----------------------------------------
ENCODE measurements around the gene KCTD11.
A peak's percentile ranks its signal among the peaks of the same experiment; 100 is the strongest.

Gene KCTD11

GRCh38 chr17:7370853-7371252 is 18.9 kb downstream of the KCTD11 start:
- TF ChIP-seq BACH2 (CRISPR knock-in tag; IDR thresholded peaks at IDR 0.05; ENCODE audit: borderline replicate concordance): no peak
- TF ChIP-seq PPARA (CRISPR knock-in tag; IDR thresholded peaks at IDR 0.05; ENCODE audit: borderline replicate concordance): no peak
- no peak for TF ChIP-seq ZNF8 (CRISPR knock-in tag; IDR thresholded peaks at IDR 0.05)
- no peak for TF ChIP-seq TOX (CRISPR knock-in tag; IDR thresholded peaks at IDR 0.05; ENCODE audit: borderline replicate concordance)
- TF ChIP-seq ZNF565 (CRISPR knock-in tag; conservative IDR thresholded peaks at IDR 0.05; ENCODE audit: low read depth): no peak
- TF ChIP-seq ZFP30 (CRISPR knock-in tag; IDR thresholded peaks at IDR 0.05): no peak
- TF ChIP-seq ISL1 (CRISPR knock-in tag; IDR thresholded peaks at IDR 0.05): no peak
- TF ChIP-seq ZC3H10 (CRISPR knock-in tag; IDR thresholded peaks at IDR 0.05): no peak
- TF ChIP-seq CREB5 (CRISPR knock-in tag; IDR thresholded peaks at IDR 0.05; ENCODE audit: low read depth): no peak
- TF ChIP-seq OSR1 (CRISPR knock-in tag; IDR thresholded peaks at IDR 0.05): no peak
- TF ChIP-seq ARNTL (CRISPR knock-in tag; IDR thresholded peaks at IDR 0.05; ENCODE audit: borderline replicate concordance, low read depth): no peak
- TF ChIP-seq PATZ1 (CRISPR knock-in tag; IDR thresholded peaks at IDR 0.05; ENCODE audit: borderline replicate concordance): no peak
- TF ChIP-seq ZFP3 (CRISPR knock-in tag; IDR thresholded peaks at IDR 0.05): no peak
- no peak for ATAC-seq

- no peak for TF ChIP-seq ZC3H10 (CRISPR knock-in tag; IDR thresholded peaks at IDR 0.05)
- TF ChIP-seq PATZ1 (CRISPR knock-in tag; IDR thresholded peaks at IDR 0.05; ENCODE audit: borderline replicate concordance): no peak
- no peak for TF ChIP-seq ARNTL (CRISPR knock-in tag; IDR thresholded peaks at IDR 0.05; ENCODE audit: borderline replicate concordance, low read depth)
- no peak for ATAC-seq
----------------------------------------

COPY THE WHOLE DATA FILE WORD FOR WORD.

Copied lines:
ENCODE measurements around the gene KCTD11.
A peak's percentile ranks its signal among the peaks of the same experiment; 100 is the strongest.

Gene KCTD11

GRCh38 chr17:7370853-7371252 is 18.9 kb downstream of the KCTD11 start:
- TF ChIP-seq BACH2 (CRISPR knock-in tag; IDR thresholded peaks at IDR 0.05; ENCODE audit: borderline replicate concordance): no peak
- TF ChIP-seq PPARA (CRISPR knock-in tag; IDR thresholded peaks at IDR 0.05; ENCODE audit: borderline replicate concordance): no peak
- no peak for TF ChIP-seq ZNF8 (CRISPR knock-in tag; IDR thresholded peaks at IDR 0.05)
- no peak for TF ChIP-seq TOX (CRISPR knock-in tag; IDR thresholded peaks at IDR 0.05; ENCODE audit: borderline replicate concordance)
- TF ChIP-seq ZNF565 (CRISPR knock-in tag; conservative IDR thresholded peaks at IDR 0.05; ENCODE audit: low read depth): no peak
- TF ChIP-seq ZFP30 (CRISPR knock-in tag; IDR thresholded peaks at IDR 0.05): no peak
- TF ChIP-seq ISL1 (CRISPR knock-in tag; IDR thresholded peaks at IDR 0.05): no peak
- TF ChIP-seq ZC3H10 (CRISPR knock-in tag; IDR thresholded peaks at IDR 0.05): no peak
- TF ChIP-seq CREB5 (CRISPR knock-in tag; IDR thresholded peaks at IDR 0.05; ENCODE audit: low read depth): no peak
- TF ChIP-seq OSR1 (CRISPR knock-in tag; IDR thresholded peaks at IDR 0.05): no peak
- TF ChIP-seq ARNTL (CRISPR knock-in tag; IDR thresholded peaks at IDR 0.05; ENCODE audit: borderline replicate concordance, low read depth): no peak
- TF ChIP-seq PATZ1 (CRISPR knock-in tag; IDR thresholded peaks at IDR 0.05; ENCODE audit: borderline replicate concordance): no peak
- TF ChIP-seq ZFP3 (CRISPR knock-in tag; IDR thresholded peaks at IDR 0.05): no peak
- no peak for ATAC-seq

- no peak for TF ChIP-seq ZC3H10 (CRISPR knock-in tag; IDR thresholded peaks at IDR 0.05)
- TF ChIP-seq PATZ1 (CRISPR knock-in tag; IDR thresholded peaks at IDR 0.05; ENCODE audit: borderline replicate concordance): no peak
- no peak for TF ChIP-seq ARNTL (CRISPR knock-in tag; IDR thresholded peaks at IDR 0.05; ENCODE audit: borderline replicate concordance, low read depth)
- no peak for ATAC-seq